Written by Samantha North | Turkey
on June 23, 2014

The place branding community is constantly arguing about the value of logos and slogans.

Some view these marketing tools as useless gimmicks with little effect on a place’s reputation. As Simon Anholt said: “A reputation can never be constructed through communications, slogans and logos. It needs to be earned.”

But on the other hand, there are those who still believe that meaningful logos and smart slogans are important elements of good branding campaigns.

The reality, I believe, lies somewhere in between those two opposing standpoints.

Logos as focal point

While no-one can reasonably expect a logo to magically rejuvenate a place’s ailing reputation, we can nevertheless expect a strong and relevant logo to act as a focal point to draw attention to the place’s key branding themes. Logos and slogans are simply tools; no more, no less. They have no innate power to change people’s perceptions of place brand identity.

Most campaigns that revolve too heavily around a new logo or slogan have limited success. This is because few logos or slogans have enough power to encapsulate place identity in a way that engages hearts and minds.

But if logos and slogans are completely useless, why are place marketing managers so crazy about them? Surely there must be at least some value, if not a magic solution.

Turning a city around

Countless banal and forgettable place logos have emerged over the years. But despite this, one logo in particular may have been instrumental in sparking significant social change in one of the world’s major cities. That city was New York.

Milton Glaser’s bold ‘I Love NY’ is one of the world’s most recognisable city logos. It has been adapted, satirised, and featured on countless souvenirs.

I Love New York Logo

Today, New York’s city brand is top-notch. It is considered one of the world’s most desirable cities to live in, work in, and visit.

But back in the mid-1970s New York was very different. Back then, the Big Apple was a city with serious problems - crime-ridden, drug-infested, and filthy. Mention of New York conjured up images of a dangerous and lawless city.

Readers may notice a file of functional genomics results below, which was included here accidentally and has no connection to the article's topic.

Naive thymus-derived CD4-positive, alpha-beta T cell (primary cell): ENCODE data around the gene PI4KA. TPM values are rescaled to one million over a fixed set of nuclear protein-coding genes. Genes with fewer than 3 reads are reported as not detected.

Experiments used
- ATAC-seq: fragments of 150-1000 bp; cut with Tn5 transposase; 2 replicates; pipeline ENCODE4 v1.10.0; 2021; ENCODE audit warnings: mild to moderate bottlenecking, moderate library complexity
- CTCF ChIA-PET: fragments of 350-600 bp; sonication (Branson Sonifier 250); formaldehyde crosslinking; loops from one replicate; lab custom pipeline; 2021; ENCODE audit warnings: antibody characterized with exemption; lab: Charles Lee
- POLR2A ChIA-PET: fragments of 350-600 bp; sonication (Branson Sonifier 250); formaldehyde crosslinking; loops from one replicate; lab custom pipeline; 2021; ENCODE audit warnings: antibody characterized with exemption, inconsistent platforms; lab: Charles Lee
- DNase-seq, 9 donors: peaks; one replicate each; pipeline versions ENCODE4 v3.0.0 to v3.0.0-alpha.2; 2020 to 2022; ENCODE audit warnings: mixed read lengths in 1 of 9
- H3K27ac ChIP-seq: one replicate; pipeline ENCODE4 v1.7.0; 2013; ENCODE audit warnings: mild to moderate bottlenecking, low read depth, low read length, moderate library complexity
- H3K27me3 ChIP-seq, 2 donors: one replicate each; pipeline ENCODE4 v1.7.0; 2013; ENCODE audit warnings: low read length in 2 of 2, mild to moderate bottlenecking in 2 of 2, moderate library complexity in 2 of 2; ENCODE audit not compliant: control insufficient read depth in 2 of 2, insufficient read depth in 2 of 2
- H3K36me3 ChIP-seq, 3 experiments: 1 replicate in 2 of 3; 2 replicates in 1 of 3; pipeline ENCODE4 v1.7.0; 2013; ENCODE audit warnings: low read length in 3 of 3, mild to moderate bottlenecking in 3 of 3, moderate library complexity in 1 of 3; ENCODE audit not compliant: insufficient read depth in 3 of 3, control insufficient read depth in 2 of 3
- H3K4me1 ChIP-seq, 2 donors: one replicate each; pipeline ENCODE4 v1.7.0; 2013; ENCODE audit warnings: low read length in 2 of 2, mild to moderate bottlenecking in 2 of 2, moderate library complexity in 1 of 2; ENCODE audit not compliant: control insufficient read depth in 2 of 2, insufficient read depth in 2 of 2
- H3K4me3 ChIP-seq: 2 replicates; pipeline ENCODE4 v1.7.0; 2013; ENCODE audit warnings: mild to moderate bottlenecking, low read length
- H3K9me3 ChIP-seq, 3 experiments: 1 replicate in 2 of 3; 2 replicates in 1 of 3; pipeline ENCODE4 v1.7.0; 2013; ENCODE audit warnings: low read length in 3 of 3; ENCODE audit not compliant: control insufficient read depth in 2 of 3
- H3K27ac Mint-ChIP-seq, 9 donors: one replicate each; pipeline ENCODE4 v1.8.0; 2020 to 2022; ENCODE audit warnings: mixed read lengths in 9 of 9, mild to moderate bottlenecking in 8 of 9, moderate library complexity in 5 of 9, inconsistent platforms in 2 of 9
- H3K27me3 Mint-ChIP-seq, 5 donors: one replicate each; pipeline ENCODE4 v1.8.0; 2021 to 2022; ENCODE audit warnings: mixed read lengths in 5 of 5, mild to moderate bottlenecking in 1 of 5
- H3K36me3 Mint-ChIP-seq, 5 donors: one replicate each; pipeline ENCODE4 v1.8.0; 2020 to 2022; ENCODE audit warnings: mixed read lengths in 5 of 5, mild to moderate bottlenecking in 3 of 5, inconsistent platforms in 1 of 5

Nevertheless, despite the city’s low morale during these dark days, many New Yorkers still felt a great affection for their troubled metropolis. A catalyst was needed to bring these feelings to the fore, to capitalise on them in the hope that real social change would soon follow.

No cynical place brander would ever have credited a humble logo with playing a significant role in this transformation.

Back in 1977, Milton Glaser created a logo design that harnessed positivity. The bright, uplifting logo with its unashamedly uplifting message was a tangible representation of New Yorkers’ inherent love for their city. It was a love that inspired them to get involved in various social improvement initiatives. Many have credited Glaser’s logo for helping to turn New York’s image around.

Glaser himself once commented in an interview that New Yorkers experienced an abrupt ‘shift in sensibility.’ One day the streets were ‘full of dog crap’ and no-one cared. But the next day, people got sick of stepping in it and so the city began to react.

The authorities started levying $100 fines upon careless dog owners, dog crap became socially unacceptable, and the streets quickly became cleaner.

This is just one example. The enthusiasm of the people produced successful results from numerous efforts to clean up New York and make it safe. Bolstered by these achievements, the government established ambitious goals, such as mayor Rudy Giuliani’s tough crackdown on crime.

Self-fulfilling prophecy, meteoric rise

New York became a self-fulfilling prophecy. As people loved it, so it got better. The streets became safer, the subway got renovated, and new city-wide initiatives improved overall quality of life for everyone. Things were looking up for New York.

But a curious question remains: how did a simple logo captivate so many? I believe because it captured the spirit of the times in a bold way that resonated with people. People wanted to love New York.

Glaser’s logo became an iconic symbol of New York and has been widely imitated around the world ever since its launch. Any Google search will return a huge number of variations. New York City has tried many times to contest these imitations and uphold its trademark, but so far it has failed.

And as quickly as the imitations vanish, more pop up. From a place branding perspective, New York should thank the imitators for reinforcing its city brand and giving it international significance.

During the 80s and 90s New York experienced a meteoric rise. International firms fell over one another to invest there, and foreign tourists flocked to see the iconic landmarks. Shows such as Friends and Sex and the City enhanced New York’s new image and helped spread it across the world.

Digging deeper in branding campaigns

Most of today’s city branders would be proud to create a logo campaign capable of compelling people to take action for change. If only it were that easy.

But as the place branding discipline develops, and with our deeper understanding of what constitutes successful place branding, we now understand that it usually takes more than just a logo to define a place’s reputation.

We need to dig deeper into the history and culture of places, to discover their archetypes, their soul, their reality, and their desired futures.


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